The death today of Sen. John McCain (R-Ariz.) sheds a new light on glioblastoma, a form of brain cancer that the American Brain Tumor Association estimated would be diagnosed in nearly 13,000 people this year.
"Glioblastoma makes up about 60 percent of what we call primary brain tumors, tumors that start within the brain," said Keith L. Black, MD, chair of the Neurosurgery Department at Cedars-Sinai and a leading expert on the tumor. "It tends to be very aggressive-;it strikes people in the prime of their lives, and with the best standard therapy survival is still very short, with median survival of about 24 months."
Black said one of the strongest factors for prognosis and survival is age. Though he did not treat McCain, 81-;who was diagnosed with glioblastoma last summer-;and had not been briefed on his care, Black said it was not surprising that the disease progressed quickly. "If a patient develops a glioblastoma over age 40, the prognosis is worse, and that just goes up with age," he said. "At 60, 70, 80, the prognosis will be worse."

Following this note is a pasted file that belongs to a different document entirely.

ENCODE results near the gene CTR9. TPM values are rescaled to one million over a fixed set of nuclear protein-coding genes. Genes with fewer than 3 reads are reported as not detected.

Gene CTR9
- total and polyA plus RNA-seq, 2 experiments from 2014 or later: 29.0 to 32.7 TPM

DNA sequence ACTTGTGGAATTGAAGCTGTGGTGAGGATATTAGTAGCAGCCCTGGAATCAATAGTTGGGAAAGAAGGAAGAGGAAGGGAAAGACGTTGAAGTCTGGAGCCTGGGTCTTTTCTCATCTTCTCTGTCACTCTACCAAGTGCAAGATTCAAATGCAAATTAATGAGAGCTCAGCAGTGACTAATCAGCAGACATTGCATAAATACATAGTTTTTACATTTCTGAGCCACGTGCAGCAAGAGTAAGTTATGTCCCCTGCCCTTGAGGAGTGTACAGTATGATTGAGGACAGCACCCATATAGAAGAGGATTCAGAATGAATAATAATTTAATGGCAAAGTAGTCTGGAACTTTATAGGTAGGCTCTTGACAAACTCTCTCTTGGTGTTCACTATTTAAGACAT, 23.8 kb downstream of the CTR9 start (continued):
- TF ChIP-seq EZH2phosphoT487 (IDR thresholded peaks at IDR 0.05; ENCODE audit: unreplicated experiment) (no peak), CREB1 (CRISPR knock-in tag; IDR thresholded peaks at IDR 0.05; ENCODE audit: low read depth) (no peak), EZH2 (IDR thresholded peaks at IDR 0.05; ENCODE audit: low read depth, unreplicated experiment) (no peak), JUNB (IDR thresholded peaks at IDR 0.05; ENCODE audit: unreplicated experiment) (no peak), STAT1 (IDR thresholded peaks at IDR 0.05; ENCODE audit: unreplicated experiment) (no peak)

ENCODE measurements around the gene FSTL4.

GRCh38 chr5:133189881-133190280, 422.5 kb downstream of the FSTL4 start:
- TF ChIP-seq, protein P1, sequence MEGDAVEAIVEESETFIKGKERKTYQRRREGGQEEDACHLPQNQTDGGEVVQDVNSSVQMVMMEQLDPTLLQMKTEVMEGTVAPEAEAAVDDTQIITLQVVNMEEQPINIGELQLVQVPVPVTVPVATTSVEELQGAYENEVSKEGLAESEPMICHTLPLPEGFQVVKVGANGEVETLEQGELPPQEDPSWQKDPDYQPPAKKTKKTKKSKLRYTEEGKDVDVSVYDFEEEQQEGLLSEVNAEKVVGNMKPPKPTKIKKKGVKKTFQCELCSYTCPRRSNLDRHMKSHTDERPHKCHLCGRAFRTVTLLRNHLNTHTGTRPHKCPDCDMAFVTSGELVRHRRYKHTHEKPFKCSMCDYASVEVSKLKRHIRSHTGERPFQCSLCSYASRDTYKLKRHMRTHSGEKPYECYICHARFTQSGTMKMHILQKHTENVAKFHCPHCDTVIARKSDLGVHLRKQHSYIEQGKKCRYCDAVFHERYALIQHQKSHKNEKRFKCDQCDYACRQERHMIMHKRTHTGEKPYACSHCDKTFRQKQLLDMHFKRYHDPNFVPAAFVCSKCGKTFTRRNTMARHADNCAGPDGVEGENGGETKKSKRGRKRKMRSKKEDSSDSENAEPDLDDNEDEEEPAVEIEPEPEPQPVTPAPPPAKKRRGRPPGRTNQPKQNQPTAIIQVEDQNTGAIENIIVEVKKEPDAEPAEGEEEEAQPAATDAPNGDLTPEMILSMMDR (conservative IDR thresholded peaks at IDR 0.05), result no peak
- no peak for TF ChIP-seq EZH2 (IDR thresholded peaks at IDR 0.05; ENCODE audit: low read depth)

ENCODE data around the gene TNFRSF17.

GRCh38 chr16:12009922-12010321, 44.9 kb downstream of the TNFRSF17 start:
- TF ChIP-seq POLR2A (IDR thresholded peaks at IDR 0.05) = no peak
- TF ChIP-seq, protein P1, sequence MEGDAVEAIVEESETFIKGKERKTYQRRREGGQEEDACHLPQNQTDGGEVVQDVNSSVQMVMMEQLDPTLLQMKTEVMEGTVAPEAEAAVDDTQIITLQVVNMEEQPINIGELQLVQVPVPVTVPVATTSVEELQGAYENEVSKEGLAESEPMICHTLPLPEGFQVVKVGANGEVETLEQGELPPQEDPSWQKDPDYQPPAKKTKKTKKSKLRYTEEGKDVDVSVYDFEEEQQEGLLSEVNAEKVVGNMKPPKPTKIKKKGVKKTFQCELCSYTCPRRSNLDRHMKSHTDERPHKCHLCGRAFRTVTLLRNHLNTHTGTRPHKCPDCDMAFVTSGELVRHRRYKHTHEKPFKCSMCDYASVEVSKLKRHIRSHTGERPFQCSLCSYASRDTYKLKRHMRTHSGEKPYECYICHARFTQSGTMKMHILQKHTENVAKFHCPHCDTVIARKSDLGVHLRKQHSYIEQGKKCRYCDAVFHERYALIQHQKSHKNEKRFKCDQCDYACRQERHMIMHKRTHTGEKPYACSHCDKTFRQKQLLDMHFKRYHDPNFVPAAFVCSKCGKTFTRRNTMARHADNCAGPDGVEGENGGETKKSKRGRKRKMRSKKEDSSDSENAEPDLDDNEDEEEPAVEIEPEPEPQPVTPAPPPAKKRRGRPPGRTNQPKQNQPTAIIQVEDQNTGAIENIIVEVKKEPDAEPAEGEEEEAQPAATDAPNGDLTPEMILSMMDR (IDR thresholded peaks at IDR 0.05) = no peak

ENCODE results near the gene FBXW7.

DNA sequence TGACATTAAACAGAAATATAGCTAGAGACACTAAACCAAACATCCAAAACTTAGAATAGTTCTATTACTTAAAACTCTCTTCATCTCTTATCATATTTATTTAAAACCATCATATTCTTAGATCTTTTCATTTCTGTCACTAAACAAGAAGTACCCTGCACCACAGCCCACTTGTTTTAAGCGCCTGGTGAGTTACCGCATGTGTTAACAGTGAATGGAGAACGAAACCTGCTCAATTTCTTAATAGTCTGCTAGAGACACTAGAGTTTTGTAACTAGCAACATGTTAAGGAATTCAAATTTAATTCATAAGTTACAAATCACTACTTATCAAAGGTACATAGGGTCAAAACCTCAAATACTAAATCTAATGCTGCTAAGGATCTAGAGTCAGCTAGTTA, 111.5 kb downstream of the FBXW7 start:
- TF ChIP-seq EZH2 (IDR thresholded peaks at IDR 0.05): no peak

Glioblastoma generally appears in the brain spontaneously. "Unlike lung cancer, which is associated with risk factors like smoking, we don't know of any clear risk factors associated with a higher risk of having a glioblastoma," Black said. About 5 percent, he said, may have a genetic component.
The symptoms of a glioblastoma are related to the location of the tumor in the brain. Most common are the onset of seizures in an adult who has not suffered from them previously. "Other symptoms can include headache and changes in anything that is controlled by the brain-;the ability to move your arms or legs, developing weakness or numbness or visual loss and speech difficulty," Black said. The standard treatment for glioblastoma is a combination of surgery, chemotherapy and radiation.